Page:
If you’ve never had either of these liquors, they taste like black licorice—except black licorice doesn’t make you walk funny or fail sobriety tests.
A Word About Tipping at the Casino
Unfortunately, cocktail waitresses are among the lowest-paid workers in the hospitality industry. These ladies are constantly moving, either delivering drinks or seeking fresh orders for more.
Okay, so it takes 20 minutes to get that Corona you asked for, but it gets there, and typically, it’s served to you from a bar tray filled with beverages for her other thirsty patrons. An aside here: Look at the muscles on that arm she’s using to hold up the tray full of drinks. Do not bet you can beat her at arm-wrestling. I know this now.
Be that as it may, I tip a buck for each drink she brings me—which means I tip two bucks because my wife and I often play slots together. If I’m winning, I might be a bit more generous, but I figure a buck is good.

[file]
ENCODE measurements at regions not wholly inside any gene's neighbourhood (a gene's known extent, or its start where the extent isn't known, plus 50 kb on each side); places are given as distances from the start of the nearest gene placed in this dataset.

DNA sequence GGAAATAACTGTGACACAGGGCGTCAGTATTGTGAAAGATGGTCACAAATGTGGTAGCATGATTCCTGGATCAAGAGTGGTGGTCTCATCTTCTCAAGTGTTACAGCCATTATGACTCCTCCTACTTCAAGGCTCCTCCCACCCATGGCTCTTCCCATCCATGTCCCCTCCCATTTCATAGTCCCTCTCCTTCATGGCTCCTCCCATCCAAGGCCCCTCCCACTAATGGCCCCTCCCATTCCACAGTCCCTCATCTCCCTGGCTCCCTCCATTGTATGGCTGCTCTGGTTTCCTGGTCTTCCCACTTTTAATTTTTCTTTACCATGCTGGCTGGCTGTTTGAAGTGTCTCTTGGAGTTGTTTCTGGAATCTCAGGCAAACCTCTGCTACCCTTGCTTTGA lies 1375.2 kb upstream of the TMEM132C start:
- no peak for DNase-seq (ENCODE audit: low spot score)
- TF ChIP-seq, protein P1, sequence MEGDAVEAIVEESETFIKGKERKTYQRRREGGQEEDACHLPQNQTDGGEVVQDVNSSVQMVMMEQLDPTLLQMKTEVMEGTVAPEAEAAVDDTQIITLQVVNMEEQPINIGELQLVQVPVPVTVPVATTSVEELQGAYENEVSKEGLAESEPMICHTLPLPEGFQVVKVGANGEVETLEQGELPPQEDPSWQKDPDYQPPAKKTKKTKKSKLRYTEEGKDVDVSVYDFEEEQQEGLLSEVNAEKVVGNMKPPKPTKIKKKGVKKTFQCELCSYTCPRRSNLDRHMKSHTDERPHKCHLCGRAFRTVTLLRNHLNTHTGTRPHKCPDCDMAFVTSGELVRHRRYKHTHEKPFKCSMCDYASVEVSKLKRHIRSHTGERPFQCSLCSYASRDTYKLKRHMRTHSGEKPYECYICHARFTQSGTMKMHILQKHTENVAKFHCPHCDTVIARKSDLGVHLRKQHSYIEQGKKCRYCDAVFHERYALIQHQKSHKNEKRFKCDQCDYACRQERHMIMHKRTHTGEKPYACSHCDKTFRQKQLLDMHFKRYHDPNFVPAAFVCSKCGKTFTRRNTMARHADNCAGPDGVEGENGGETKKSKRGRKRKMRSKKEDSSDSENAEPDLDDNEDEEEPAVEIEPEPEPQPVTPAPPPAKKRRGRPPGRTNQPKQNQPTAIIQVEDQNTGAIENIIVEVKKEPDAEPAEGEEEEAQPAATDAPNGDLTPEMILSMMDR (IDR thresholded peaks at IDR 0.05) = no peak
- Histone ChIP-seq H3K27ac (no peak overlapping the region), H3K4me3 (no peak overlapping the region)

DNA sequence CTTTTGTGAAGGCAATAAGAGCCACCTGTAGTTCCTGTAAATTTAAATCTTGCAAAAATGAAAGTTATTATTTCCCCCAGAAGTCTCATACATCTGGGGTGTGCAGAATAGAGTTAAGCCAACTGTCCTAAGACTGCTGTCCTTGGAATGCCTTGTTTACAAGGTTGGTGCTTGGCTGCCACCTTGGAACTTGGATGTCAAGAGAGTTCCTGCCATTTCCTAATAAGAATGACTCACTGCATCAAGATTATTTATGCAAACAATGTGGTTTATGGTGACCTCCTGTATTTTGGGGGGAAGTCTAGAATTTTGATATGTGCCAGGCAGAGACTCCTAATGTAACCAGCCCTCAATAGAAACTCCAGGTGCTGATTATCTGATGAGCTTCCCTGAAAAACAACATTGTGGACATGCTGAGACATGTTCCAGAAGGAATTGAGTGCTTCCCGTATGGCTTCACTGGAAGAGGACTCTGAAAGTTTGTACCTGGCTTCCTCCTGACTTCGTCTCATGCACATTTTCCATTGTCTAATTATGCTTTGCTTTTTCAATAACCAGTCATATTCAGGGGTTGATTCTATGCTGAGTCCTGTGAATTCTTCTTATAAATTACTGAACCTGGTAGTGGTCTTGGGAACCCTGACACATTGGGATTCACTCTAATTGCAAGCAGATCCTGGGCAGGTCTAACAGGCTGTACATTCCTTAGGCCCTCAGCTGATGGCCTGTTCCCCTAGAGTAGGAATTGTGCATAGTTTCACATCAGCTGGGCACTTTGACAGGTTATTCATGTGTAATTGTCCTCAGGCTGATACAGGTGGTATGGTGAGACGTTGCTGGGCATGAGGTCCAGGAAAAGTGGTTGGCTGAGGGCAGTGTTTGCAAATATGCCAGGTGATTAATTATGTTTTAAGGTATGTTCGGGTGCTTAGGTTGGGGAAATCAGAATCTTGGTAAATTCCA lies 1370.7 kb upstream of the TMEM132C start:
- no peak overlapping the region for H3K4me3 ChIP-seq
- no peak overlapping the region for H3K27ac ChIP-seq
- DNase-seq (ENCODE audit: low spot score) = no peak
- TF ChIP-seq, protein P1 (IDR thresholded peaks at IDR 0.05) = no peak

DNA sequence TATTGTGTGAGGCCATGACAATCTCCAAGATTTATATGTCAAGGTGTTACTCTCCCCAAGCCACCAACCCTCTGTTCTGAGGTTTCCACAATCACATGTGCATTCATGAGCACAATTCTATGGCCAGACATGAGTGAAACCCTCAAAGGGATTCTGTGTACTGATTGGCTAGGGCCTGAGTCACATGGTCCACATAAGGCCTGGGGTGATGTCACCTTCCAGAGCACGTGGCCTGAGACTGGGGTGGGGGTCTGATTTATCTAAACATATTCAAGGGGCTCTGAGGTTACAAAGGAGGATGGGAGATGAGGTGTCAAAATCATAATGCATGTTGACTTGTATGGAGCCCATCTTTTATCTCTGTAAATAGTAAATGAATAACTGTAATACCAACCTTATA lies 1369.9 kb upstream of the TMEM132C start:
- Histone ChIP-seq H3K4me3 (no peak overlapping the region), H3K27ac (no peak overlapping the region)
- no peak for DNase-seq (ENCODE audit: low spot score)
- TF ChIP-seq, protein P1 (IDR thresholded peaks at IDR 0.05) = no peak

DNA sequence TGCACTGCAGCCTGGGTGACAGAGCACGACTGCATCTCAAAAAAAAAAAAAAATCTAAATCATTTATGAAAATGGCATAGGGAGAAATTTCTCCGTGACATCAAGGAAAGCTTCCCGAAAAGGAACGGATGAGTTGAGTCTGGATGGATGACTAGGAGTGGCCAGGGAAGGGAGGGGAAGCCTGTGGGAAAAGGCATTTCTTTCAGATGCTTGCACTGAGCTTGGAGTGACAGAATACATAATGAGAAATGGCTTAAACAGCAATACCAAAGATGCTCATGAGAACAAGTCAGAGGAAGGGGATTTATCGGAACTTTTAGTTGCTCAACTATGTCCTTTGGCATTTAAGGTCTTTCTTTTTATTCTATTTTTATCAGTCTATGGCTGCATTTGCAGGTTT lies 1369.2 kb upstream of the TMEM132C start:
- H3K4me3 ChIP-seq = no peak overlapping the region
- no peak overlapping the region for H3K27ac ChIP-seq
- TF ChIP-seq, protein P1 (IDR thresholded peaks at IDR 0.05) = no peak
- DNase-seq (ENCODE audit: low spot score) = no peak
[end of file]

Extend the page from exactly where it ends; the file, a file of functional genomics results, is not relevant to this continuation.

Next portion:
If you want to know more about tipping, check out my post below for more.
We all have a drink or two we like, and we tend to stick with what we like. On a special occasion, though, we might be willing to be a tad riskier in your choices, and mostly, that’s a good idea.
But some drinks are infernal inventions of the devil—beverages designed to do nothing less than shame us for the drunken wall-eyed staggermeisters we become upon imbibing of same. Or maybe that’s just me.
But if you’re also of the same bent—i.e., a cheap drunk—here’s a list of alcoholic beverages you’ll want to avoid. If you’ve been drinking for a few years, you’re probably already aware of many of these.